Corporate net-zero pledges fall short + interest in nuclear power is growing, but what happens to the waste? Plus: Bezos’ yacht vs. historic Rotterdam bridge
There’s a huge mismatch between corporates’ headline net-zero pledges and what they’re actually committing to: Headline pledges from 25 major global firms to reach net-zero or carbon-neutral targets by 2030 are misleading, lacking clarity, or otherwise insufficient to stave off the worst consequences of climate change, according to research from the NewClimate Institute. Of the 25 companies studied, more than half are only really committing to cutting down emissions by 40% from their 2019 levels. “Collectively, the 25 companies specifically commit to reducing only less than 20% of their 2.7 GtCO2e emission footprint, by their respective headline target years,” the report says. These targets “fall well short” of what is needed to meet the Paris Agreement goals and avoid the worst of climate change, the institute says.
The shift towards cleaner energy sources has revived interest in nuclear power — but countries still grapple with how to get rid of the waste: After the 1986 nuclear accident in Chernobyl and the 2011 accident in Fukushima, numerous countries — including Germany and Belgium — vowed to decommission their nuclear power plants out of fear of the potential hazards that come with the technology. However, as the need for clean energy sources renewed interest in nuclear power is surging in countries like France, China, India, and the US, the Financial Times reports. While these countries are looking at nuclear energy for its low environmental impact, they continue to face a significant hurdle in how to safely and sustainably get rid of nuclear waste, the FT notes.
Different governments have tried different approaches, including continuing to maintain nuclear sites after they’ve been taken offline — which is a massive and extremely costly undertaking — while some have mulled the option of taking the waste to space. France, which is set to make an announcement in the coming weeks regarding the development of nuclear infrastructure, is now trying to replicate abandoned attempts from the US, Japan, and Germany to store the waste in “deep geological repositories” several hundred meters below ground.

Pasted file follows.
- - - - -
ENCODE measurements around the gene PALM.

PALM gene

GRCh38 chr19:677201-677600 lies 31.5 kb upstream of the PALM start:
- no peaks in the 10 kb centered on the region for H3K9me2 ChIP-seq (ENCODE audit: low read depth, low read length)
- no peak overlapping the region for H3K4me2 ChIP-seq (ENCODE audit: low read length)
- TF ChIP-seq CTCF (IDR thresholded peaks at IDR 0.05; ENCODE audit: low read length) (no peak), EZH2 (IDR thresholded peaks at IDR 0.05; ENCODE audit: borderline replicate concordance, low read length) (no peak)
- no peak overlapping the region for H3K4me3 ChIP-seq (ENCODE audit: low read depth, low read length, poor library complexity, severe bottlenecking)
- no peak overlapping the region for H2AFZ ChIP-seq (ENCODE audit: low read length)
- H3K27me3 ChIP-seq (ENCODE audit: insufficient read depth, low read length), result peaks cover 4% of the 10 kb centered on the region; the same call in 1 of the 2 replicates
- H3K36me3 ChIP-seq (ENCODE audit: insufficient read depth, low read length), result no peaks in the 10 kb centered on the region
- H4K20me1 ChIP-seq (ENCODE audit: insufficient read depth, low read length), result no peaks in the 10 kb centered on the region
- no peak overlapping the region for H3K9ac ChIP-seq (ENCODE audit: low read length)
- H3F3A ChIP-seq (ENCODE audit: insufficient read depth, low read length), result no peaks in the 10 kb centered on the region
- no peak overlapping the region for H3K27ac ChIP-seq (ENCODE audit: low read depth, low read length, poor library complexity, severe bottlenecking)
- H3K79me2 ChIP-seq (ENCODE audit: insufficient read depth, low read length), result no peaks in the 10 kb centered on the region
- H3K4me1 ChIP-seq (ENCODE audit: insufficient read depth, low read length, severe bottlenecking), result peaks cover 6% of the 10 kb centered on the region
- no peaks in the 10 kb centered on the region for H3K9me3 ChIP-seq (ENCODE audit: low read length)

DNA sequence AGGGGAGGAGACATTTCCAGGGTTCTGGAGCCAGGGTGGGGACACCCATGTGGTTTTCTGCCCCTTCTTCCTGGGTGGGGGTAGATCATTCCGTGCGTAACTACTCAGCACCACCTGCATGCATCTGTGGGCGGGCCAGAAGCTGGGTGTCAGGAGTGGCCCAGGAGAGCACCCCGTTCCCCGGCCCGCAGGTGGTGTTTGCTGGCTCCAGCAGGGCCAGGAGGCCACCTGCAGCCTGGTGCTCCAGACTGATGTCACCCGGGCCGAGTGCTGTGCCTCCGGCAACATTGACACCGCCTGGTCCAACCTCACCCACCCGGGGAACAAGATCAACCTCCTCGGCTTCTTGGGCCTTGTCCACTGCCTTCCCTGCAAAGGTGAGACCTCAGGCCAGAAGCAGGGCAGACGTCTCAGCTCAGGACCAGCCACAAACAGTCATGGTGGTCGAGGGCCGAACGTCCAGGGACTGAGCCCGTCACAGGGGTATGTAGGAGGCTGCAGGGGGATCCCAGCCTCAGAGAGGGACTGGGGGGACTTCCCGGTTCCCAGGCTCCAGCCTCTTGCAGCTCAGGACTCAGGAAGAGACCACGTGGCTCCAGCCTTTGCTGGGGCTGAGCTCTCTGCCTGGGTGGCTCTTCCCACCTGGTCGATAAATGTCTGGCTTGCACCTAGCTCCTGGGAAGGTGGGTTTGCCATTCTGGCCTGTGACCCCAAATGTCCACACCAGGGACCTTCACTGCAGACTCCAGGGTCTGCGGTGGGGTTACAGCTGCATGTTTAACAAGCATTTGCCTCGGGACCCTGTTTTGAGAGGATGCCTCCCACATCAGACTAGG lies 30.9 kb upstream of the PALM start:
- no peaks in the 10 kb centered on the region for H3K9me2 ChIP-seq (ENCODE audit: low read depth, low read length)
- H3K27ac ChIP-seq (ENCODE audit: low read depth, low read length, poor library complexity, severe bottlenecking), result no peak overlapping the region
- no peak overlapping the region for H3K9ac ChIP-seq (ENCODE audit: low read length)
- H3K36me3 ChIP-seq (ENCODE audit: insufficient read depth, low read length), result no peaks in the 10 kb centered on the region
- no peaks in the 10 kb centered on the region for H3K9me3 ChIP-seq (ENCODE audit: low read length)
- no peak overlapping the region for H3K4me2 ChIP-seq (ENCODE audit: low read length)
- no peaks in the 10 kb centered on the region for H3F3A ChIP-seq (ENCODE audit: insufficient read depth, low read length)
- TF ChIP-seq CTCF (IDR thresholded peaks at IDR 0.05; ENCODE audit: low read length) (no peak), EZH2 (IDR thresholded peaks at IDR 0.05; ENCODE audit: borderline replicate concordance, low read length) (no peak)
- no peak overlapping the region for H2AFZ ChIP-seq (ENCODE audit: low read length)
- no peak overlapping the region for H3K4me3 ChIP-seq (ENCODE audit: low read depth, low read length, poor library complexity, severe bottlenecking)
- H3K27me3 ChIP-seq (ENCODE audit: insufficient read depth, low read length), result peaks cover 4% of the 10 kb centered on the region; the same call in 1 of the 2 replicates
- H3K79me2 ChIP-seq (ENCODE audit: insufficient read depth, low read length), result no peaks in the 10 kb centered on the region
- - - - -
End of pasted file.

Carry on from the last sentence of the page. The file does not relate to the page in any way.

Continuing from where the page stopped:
Meta could be forced to shut down Facebook + Instagram in Europe over server privacy regs: Facebook and Instagram might become obsolete in Europe if parent company Meta is unable to reach new agreements with the EU over its transatlantic data transfers this year, Meta said in its annual report (pdf). The company’s transfer of user data from Europe to US-based servers for processing is not compliant with the EU’s General Data Protection Regulation, which “includes operational requirements for companies that receive or process personal data” that are different from those previously in place, the report notes. “If we are unable to transfer data between and among countries and regions in which we operate, or if we are restricted from sharing data among our products and services, it could affect our ability to provide our services.”
Dr Evil Jeff Bezos is getting a yacht so big, a historic bridge in Rotterdam needs to be temporarily dismantled to let it pass: Much to the chagrin of Rotterdam locals, the Dutch city is going to temporarily remove the middle section of the historic Koningshaven Bridge to make way for Jeff Bezos’ USD 500 mn superyacht to sail through it and make it out to sea, the BBC reports. Bezos’ specially-commissioned titanic vessel will be 127m long, making it the world’s largest yacht, and will be too tall to fit through the bridge, known by locals as “De Hef.” The Amazon CEO will be paying for the costs of taking the bridge apart and putting it back together, but officials had said back in 2017 it would not be dismantled again after going through a major overhaul.